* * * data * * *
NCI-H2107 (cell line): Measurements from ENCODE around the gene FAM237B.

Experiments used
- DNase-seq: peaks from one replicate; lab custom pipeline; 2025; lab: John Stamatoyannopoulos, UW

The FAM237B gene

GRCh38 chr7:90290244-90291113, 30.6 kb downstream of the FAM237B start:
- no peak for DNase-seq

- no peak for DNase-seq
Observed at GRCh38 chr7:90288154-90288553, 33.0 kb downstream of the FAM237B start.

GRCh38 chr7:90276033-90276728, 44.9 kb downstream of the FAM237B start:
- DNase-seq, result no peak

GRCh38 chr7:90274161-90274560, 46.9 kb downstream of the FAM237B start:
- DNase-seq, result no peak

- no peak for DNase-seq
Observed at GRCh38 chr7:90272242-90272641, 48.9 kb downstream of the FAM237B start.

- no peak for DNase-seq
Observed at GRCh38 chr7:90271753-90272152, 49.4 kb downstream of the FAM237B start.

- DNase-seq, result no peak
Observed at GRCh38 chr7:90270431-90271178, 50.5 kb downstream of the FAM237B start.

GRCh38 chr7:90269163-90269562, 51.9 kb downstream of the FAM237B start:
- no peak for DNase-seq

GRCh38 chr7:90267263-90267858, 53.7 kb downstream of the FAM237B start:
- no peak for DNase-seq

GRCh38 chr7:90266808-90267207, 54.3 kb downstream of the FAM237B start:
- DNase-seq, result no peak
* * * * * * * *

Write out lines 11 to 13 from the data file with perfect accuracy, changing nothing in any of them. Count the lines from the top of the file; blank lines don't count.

GRCh38 chr7:90274161-90274560, 46.9 kb downstream of the FAM237B start:
- DNase-seq, result no peak

- no peak for DNase-seq